We dewormed our entire herd of 13 goats a couple of days ago, and I still can’t move my arms without wincing! Trying to catch these fleet-footed creatures is exhausting and holding onto the short horns of the youngsters is like trying to wrestle with Satan himself.
After our last fiasco, I’ve decided that even though I don’t milk my goats regularly, our homestead needs a goat milking stand – period! A goat stanchion or milking stand is, as its name suggests, primarily designed to keep a dairy goat still during milking.
Milking stands have a variety of other purposes, too!
Milking stands can help control a grumpy nanny goat while you’re trimming her hooves and prevent young bucks from impaling you with their sharp little horns whenever you try to medicate them.
You can find purpose-built livestock trimming stands around designed to “handle larger animals like breeding sheep and goats,” but they’re big, heavy, and expensive, so I’ve decided to go the DIY route instead.
Before I invade my husband’s workshop, however, I need a plan of what I’m trying to create. With that goal in mind, I consumed a good few hours browsing the internet and watching at least one too many YouTube videos.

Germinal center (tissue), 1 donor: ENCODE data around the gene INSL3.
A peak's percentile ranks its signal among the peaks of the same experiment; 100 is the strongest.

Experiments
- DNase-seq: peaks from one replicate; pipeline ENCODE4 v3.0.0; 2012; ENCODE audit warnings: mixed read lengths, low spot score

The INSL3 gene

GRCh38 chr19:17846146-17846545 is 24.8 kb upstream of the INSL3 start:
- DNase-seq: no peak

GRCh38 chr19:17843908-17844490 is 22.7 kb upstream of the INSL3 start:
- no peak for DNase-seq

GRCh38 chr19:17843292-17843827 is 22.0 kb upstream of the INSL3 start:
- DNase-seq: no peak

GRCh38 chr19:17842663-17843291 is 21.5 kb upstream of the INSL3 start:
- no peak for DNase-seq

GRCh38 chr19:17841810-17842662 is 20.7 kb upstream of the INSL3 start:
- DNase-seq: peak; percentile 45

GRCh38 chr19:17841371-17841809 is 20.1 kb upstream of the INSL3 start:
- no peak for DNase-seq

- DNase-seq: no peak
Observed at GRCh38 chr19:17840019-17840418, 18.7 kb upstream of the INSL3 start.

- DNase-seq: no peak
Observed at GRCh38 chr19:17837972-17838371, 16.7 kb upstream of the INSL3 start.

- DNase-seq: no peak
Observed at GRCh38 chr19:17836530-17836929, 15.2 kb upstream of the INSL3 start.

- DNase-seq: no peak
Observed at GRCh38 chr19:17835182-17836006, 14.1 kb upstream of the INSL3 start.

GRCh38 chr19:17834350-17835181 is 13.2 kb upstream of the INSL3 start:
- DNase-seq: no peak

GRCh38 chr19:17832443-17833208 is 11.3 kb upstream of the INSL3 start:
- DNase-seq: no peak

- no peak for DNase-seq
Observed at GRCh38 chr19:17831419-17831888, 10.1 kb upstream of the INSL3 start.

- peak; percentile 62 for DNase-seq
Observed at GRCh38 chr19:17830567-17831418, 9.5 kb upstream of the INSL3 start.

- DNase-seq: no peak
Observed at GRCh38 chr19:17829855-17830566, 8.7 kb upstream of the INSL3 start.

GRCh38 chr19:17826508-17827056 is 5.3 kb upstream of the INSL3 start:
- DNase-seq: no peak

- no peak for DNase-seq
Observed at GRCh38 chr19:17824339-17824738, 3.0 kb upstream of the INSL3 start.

The following 10 DIY milking stand plans are the fruits of my labor!
My Top 10 Pick Of Free DIY Goat Stanchion Plans
I estimate half the structures on our small-holding come from wooden pallets – because wooden pallets are affordable and widely available!
This simple (and smart) design from A Life of Heritage uses a pallet with a pivoting board for the headpiece and the stanchion base. Some boards are left longer so the dairy goat owners can take a seat while milking. Nice!
While I like the simplicity of this design from Pholia Farm and the fact that it’s easy to move around, I’m not sure if it would withstand the abuse it would get from larger breeds of goats.
Made of offcuts of PVC piping, this stand costs less than $50 and takes under four hours to construct.
This beautiful goat stanchion is probably a little too advanced for my humble DIY skill level and is designed specifically for smaller-sized goats.